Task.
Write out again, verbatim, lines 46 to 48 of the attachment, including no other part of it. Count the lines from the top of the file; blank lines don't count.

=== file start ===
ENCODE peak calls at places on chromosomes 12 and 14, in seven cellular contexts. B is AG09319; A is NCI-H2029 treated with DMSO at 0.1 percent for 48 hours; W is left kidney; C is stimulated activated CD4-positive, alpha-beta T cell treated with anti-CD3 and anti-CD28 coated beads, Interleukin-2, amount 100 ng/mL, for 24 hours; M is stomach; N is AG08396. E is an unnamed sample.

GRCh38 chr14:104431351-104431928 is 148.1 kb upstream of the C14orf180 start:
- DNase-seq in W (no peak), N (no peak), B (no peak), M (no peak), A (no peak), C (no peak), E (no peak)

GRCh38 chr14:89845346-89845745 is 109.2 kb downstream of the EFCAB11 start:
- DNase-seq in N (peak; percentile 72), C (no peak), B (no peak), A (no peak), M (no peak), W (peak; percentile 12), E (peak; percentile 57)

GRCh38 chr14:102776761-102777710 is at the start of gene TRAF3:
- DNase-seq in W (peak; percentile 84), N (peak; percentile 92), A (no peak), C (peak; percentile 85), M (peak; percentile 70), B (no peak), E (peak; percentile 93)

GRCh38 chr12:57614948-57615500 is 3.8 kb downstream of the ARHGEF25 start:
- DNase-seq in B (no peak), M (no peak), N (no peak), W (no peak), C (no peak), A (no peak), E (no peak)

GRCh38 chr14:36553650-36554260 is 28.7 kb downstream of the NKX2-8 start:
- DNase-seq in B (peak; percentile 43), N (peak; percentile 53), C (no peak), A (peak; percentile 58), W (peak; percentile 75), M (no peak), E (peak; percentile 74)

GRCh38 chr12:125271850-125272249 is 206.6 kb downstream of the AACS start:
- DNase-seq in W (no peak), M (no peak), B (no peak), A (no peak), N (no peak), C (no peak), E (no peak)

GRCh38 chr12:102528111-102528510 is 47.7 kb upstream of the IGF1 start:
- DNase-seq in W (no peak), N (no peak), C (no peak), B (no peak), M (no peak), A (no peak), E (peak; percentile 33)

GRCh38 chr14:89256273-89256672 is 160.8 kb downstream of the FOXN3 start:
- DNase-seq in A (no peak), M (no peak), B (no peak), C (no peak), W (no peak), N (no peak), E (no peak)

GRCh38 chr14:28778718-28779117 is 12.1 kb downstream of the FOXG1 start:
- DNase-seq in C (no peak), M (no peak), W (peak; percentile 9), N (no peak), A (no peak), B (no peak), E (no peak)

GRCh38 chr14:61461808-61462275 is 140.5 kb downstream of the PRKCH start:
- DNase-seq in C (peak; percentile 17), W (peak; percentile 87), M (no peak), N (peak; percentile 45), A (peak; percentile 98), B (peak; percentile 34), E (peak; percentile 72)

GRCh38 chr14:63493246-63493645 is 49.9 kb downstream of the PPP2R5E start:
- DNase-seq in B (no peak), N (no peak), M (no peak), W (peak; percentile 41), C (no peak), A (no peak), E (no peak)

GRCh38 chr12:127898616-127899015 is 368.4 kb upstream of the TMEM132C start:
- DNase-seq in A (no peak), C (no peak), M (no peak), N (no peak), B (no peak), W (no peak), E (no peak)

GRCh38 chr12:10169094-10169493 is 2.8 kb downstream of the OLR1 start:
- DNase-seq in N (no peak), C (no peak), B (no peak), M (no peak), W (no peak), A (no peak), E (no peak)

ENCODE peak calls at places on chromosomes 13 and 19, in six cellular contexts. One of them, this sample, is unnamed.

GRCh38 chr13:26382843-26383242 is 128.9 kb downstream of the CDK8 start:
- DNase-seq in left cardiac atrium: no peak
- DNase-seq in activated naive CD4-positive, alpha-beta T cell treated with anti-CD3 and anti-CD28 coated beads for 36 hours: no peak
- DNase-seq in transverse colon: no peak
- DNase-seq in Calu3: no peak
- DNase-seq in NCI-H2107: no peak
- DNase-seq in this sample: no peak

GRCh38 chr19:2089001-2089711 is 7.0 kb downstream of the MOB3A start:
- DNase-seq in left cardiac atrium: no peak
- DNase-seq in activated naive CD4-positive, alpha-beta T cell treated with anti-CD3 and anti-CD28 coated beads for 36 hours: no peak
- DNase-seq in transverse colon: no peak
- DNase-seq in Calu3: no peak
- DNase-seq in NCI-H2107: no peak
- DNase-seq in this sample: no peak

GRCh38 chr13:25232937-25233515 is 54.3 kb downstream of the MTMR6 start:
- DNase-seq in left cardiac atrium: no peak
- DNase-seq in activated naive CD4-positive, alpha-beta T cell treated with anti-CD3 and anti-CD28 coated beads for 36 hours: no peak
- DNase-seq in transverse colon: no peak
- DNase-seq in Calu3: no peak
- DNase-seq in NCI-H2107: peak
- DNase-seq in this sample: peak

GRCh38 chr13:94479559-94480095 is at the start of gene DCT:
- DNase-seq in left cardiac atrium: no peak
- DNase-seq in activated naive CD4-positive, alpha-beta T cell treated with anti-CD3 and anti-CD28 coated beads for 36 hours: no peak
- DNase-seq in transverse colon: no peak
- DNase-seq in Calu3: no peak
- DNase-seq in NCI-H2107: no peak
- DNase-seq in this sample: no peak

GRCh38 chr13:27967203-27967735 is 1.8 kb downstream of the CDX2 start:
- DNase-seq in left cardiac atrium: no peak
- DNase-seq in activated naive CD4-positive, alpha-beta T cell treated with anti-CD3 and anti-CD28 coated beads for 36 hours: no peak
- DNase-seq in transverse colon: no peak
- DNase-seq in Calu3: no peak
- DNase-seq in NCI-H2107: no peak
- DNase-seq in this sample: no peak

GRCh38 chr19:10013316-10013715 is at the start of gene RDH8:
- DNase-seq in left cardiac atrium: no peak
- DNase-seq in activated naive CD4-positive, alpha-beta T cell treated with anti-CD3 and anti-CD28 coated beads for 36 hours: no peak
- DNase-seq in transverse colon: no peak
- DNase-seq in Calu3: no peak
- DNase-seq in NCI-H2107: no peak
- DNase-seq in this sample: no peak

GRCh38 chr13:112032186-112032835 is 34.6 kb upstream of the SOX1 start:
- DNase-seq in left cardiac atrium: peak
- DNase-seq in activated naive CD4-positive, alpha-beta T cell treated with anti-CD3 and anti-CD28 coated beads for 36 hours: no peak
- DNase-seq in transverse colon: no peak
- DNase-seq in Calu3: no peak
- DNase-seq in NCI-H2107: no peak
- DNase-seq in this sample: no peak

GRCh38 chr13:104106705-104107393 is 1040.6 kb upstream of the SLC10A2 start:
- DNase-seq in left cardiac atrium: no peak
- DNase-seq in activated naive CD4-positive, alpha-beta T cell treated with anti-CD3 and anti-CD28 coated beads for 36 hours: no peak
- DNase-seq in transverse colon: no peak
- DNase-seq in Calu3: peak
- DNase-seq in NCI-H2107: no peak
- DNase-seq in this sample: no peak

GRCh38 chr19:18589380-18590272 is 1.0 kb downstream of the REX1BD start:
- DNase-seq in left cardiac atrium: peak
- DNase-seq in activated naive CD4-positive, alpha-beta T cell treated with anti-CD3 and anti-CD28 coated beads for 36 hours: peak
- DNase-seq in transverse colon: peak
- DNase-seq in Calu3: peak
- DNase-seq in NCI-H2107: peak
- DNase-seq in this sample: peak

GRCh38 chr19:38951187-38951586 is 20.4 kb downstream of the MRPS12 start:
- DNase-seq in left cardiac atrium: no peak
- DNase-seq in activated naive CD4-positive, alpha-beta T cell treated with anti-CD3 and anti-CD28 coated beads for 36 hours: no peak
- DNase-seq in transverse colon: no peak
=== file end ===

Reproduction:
- DNase-seq in transverse colon: no peak
- DNase-seq in Calu3: no peak
- DNase-seq in NCI-H2107: peak